Wednesday, July 7, 2010

Search for the "Authentic"

I've been noticing a theme lately, in society at large and in my own life, a thirst for finding the the "authentic" (as I've written about recently in terms of a contemporary re-evaluating of shtetl imagery).

I just read the following quote in JTS' new strategic plan, which resonated with me: "In a culture of faddish, throwaway “truths” as disposable as yesterday’s newspaper or today’s flood of emails, the key is guidance and experience that are not only relevant and compelling but unquestionably authentic. We must speak to contemporary dilemmas in a learned and compassionate voice that is firmly anchored in Jewish history and tradition, a voice as alive to what Jews and Judaism have been in the past as it is excited by the possibility of what Jews and Judaism might become."

My review of the new novel "Peep Show," by Joshua Braff, is in the online edition of the Forward today, and will be in the July 16th issue. I mention in the review how the main character, David, has only disdain for Judaism, but I don't explore this observation in detail. The overall tenor of the novel is that Judaism holds no appeal for David, which, I get the sense, is probably how the author feels about his religion. (This spirit is exactly antithetical to the love of Judaism that permeates the novels of Dara Horn, roughly of the same generation as Braff.) But David is clearly searching for authenticity in the novel, as is his mother, through her latching onto Hasidism, and his father, by trying to keep his burlesque business pure, in some sense, rather than adapting to new business models like film which would turn burlesque into a simulacra, at a remove from reality. Judaism holds no appeal for David; he finds the "authentic" in photography.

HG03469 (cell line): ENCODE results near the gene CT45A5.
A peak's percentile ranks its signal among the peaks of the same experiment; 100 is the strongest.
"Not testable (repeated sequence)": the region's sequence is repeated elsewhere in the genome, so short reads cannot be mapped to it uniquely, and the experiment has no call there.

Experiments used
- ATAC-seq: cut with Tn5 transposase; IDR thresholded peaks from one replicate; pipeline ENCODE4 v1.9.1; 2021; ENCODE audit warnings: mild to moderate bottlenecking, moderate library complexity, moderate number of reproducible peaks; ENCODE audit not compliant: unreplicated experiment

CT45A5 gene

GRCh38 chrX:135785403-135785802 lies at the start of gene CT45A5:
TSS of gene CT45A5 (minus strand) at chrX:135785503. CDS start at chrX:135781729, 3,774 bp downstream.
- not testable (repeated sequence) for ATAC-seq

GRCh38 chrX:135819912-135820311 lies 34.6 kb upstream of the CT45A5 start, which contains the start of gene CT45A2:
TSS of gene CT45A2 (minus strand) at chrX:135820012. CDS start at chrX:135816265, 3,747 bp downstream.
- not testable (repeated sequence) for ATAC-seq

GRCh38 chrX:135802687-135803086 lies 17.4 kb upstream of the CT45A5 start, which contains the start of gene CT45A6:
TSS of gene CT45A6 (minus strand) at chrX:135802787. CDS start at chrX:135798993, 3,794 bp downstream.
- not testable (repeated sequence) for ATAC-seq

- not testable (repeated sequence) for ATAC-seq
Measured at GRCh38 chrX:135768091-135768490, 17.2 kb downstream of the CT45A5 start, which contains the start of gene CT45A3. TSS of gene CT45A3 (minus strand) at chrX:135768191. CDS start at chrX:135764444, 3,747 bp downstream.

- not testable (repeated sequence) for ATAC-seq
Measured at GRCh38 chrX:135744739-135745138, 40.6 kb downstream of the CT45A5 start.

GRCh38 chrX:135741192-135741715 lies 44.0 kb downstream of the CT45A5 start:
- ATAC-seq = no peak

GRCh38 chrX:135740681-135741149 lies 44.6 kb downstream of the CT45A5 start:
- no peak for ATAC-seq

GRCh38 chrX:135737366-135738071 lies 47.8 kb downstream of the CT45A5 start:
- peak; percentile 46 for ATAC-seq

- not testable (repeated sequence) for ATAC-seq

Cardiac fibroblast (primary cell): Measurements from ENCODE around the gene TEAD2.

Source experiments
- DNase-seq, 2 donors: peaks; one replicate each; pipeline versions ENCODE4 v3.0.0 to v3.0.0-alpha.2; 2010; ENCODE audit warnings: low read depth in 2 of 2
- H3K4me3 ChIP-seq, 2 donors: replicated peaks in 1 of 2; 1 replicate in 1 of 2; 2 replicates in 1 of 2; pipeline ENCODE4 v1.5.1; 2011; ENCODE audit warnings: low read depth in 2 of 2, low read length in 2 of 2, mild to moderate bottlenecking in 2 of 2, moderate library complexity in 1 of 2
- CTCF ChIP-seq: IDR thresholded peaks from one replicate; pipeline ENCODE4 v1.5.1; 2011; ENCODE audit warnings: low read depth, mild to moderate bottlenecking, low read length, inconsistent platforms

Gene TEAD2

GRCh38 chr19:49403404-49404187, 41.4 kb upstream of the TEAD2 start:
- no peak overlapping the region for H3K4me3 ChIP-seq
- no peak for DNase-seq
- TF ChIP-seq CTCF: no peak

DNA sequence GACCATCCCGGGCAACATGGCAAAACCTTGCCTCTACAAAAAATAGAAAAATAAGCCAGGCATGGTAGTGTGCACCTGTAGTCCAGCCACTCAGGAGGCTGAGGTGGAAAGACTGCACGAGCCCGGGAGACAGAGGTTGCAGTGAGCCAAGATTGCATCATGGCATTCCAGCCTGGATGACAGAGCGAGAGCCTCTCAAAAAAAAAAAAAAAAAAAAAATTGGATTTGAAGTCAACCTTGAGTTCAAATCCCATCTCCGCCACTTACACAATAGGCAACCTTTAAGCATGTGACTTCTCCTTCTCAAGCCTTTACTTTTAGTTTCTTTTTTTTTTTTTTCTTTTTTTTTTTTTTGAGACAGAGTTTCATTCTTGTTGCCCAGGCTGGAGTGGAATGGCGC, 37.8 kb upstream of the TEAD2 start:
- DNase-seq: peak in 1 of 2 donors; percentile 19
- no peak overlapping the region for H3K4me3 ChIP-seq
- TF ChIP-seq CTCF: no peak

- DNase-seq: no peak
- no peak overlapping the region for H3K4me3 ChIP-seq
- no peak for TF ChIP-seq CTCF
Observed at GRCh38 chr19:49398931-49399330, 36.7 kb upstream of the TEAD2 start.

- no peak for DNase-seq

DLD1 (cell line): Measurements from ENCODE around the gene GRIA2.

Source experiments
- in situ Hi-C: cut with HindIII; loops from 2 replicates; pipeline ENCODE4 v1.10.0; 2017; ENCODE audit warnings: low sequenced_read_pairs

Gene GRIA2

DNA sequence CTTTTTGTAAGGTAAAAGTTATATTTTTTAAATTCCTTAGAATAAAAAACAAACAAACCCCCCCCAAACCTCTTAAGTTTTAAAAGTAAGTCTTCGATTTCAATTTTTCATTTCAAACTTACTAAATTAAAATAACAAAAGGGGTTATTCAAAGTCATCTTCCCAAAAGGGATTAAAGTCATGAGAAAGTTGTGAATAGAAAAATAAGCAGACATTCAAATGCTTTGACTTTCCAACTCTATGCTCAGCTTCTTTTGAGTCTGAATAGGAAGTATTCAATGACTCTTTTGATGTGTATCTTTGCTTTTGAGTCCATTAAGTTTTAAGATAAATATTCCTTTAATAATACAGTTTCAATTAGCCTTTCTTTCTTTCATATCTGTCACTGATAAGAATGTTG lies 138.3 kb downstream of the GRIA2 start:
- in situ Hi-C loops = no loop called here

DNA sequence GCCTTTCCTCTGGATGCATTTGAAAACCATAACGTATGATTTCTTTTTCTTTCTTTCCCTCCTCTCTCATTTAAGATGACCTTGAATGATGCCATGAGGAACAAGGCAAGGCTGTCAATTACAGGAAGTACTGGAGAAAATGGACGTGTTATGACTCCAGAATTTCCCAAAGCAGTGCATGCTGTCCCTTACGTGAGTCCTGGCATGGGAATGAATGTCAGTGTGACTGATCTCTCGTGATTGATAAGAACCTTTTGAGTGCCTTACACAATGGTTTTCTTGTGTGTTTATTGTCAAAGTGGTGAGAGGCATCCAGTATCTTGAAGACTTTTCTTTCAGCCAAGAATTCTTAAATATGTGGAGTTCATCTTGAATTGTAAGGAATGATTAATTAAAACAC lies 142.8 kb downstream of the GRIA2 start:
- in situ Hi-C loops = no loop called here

Braff plays in a postmodern way with the notion of what is "authentic" through his insertion of black and white photographs in the novel in order to play with our sense of what is real--does a photograph really capture the authentic, or the truth of what we see? This was actually the most interesting part of the novel for me. I'm intrigued by how contemporary authors are using photography in novels, particularly in works with Jewish themes.